on at Where There’s Soap. When I’m not trying to keep our little
world safe and sane, I teach a few soapmaking classes in the
classroom up front and even help my brothers on the production line
now and then. As the eldest of seven children, I stepped into my
father’s role the day he died, and I haven’t had a quiet moment to
myself since.

It appeared that today wasn’t going to offer
any tranquility either.

I tested the fence and found that it was
solid, its posts buried in the ancient blacktop surface of our lot.
I left the Miata where it was and started off on foot toward the
source of our trouble. In all honesty, I was too angry to drive,
and Earnest Joy’s jewelry store was close by, situated on land that
abutted ours. I took the sidewalk, never even thinking of cutting
across the grassy lawn between us. Earnest wouldn’t have allowed it
before, but now there was an even bigger reason besides him and his
fence. His son Andrew—a young man who had never shown a real
interest in anything in his life—had suddenly decided he wanted,
more than anything else in the world, to become a master gardener,
converting every square inch of green into growing something. As I
looked over his straggly crops, I realized that passion and
excellence don’t always go hand in hand. It appeared that as soon
as Andrew dug up a bit of dirt, he haphazardly threw a handful of
seeds into the ground and then started on a new section. I had to
give him credit for one thing. He’d plowed into the hobby with a
zeal that amazed me.

I wasn’t the least bit surprised to find
Earnest Joy waiting for me near the door inside his handcrafted
jewelry store when I walked up, though I could see from the sign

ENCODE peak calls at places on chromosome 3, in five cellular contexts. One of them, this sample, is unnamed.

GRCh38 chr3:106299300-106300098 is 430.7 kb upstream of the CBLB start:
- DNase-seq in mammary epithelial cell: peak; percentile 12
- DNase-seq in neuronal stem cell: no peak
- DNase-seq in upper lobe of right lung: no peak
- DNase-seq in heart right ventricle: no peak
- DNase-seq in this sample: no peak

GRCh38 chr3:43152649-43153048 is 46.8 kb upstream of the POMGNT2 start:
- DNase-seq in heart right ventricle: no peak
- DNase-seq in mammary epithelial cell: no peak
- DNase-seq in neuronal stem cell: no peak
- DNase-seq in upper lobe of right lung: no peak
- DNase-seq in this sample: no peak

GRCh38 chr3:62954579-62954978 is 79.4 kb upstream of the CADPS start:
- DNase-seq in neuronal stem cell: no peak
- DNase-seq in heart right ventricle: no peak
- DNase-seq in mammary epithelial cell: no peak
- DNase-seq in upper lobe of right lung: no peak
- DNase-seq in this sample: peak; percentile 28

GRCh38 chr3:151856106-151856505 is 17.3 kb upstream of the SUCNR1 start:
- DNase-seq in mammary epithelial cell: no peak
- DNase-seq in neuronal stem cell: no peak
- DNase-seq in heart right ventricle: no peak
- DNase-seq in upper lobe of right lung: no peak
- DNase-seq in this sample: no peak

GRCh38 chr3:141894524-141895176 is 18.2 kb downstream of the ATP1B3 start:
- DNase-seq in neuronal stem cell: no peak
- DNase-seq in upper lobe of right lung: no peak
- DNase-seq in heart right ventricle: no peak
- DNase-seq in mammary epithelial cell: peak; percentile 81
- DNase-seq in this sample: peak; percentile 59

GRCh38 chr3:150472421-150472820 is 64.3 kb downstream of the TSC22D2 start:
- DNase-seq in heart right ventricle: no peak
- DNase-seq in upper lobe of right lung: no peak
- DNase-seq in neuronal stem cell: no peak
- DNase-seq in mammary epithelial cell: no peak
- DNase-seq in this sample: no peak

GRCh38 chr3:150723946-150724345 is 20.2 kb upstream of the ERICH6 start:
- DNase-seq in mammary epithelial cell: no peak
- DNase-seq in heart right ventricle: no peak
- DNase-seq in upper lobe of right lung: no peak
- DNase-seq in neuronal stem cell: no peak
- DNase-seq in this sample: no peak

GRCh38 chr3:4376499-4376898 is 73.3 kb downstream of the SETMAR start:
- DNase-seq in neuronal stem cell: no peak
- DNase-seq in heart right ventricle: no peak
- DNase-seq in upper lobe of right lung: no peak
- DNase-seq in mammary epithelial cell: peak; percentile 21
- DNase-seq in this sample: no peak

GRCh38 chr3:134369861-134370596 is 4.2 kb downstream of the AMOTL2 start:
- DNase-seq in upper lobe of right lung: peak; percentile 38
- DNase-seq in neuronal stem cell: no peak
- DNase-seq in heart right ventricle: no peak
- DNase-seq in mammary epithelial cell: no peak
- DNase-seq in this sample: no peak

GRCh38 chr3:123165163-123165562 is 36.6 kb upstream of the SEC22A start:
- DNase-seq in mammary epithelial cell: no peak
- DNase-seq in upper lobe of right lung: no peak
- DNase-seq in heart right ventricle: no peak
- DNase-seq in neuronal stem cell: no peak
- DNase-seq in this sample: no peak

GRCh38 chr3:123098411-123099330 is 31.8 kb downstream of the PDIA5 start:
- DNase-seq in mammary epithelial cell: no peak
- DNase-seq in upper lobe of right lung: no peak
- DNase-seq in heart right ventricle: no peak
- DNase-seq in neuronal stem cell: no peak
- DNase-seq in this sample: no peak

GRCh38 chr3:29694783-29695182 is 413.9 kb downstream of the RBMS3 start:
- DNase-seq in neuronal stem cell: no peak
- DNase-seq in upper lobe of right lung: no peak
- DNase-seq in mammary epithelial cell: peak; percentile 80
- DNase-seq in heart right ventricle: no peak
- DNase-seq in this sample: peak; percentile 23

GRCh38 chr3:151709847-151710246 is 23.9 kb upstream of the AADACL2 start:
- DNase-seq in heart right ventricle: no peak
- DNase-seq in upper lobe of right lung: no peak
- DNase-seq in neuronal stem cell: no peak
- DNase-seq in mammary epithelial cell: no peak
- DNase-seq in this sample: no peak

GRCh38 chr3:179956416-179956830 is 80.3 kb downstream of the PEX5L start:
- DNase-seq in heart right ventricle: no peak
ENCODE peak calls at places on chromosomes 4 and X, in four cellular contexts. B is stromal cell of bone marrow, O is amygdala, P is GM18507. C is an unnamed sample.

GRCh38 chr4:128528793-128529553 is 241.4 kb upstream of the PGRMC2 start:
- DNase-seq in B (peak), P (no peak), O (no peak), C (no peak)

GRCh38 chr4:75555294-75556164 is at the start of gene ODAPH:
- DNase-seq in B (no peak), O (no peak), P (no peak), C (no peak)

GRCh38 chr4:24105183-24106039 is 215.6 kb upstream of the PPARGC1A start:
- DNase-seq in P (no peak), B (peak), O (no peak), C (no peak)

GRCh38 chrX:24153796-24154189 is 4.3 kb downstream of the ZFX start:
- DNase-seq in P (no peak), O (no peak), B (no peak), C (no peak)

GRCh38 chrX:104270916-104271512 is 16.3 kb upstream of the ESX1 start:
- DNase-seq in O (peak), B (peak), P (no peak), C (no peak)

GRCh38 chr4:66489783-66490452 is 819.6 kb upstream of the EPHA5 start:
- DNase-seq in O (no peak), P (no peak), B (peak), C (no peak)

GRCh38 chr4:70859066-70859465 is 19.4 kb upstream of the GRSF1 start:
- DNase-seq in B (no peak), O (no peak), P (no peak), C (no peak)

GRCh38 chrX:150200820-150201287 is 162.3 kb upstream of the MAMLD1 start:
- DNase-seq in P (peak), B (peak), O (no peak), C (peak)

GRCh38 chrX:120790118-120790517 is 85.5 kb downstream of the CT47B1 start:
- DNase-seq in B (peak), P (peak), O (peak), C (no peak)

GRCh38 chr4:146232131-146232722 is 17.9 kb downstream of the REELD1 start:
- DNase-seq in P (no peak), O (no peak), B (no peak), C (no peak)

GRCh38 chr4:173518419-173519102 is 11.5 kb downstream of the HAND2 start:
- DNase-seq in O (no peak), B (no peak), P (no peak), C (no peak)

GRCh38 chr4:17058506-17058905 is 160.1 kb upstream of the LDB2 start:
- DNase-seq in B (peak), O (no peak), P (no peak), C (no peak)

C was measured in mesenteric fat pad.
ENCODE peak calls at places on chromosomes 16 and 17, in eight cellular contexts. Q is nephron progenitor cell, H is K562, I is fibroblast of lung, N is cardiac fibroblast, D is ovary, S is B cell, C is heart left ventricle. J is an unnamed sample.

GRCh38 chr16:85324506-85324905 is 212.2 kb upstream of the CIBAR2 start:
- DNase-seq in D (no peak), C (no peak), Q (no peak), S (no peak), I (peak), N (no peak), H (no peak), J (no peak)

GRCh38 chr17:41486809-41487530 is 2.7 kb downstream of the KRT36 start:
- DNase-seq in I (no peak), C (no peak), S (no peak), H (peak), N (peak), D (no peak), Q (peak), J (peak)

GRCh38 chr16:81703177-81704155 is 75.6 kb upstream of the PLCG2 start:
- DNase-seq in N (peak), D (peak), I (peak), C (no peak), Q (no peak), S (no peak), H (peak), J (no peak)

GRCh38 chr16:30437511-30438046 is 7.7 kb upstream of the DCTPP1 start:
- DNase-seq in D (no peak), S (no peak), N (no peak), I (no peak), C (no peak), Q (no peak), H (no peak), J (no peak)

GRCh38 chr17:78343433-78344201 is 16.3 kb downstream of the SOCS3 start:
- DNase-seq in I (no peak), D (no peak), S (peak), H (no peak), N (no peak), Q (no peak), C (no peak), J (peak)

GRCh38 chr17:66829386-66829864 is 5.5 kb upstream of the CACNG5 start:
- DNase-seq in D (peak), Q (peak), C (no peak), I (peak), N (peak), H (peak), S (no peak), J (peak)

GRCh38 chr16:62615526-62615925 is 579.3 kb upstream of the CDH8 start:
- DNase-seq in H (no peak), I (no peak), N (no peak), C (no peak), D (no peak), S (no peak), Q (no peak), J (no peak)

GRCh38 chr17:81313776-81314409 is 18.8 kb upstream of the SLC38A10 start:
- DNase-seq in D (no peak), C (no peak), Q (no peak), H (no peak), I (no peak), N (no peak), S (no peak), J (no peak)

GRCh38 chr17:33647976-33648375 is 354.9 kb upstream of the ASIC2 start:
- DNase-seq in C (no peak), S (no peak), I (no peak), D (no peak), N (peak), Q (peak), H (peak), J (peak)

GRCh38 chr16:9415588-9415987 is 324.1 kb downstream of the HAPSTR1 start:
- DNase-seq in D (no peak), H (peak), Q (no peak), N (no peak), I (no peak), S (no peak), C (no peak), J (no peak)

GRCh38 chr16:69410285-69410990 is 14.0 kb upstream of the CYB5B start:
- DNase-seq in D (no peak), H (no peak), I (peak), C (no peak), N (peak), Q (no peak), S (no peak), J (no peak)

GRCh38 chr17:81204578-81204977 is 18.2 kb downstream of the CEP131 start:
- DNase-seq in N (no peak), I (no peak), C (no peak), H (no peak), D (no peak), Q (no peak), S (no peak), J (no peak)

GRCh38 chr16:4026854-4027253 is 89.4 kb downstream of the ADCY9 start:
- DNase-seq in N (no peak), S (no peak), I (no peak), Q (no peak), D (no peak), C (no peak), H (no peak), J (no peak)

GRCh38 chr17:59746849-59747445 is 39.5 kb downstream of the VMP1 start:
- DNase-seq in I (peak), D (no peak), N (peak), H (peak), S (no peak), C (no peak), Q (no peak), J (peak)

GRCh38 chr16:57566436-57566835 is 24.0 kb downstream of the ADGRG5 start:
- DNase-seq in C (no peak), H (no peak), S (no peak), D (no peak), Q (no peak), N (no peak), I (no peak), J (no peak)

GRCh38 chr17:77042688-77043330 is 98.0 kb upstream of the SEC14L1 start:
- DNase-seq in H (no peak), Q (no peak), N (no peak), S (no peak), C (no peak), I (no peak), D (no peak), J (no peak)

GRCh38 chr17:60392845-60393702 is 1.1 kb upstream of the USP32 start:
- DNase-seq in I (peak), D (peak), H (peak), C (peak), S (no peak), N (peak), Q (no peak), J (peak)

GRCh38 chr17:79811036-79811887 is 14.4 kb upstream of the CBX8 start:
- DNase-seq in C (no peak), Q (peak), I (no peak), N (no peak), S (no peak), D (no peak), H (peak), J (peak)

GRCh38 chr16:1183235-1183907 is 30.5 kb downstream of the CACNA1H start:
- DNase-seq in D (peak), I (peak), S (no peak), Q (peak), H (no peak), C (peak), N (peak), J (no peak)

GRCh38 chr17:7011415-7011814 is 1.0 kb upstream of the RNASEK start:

that he wasn’t due to open for another hour and a half. No doubt
he’d been there since dawn, eagerly anticipating another clash with
me and my family. I liked to think the Perkins clan had a “live and
let live” approach to life, but when it came to our back door
neighbor, I’m afraid our best intentions faltered now and then.
Earnest certainly didn’t make it any easier on us, constantly
goading and prodding us with backhanded compliments and disdainful
looks. Most of the time it felt like his motivation for aggravation
was pure sport alone, but this time he’d crossed the line. He’d
elevated our conflict from a brush war to an all-out attack.

Before I could say a word, I noticed that
another man was in the shop with him, lurking near the back with
his chair balanced on its back two legs, though with his bulk, I
thought it was a precarious way to sit. I’d seen him around
town—Harper’s Landing wasn’t all that big a place—but as far as I
knew, our paths had never crossed before. He sat there staring at
me, his pale moon face smiling with a picket fence grin. I shook my
head—dismissing his presence—and turned to Earnest Joy. If he
wanted an audience, that was fine with me.

Have you completely lost
your mind?” I asked, fighting to keep my voice below a bellowing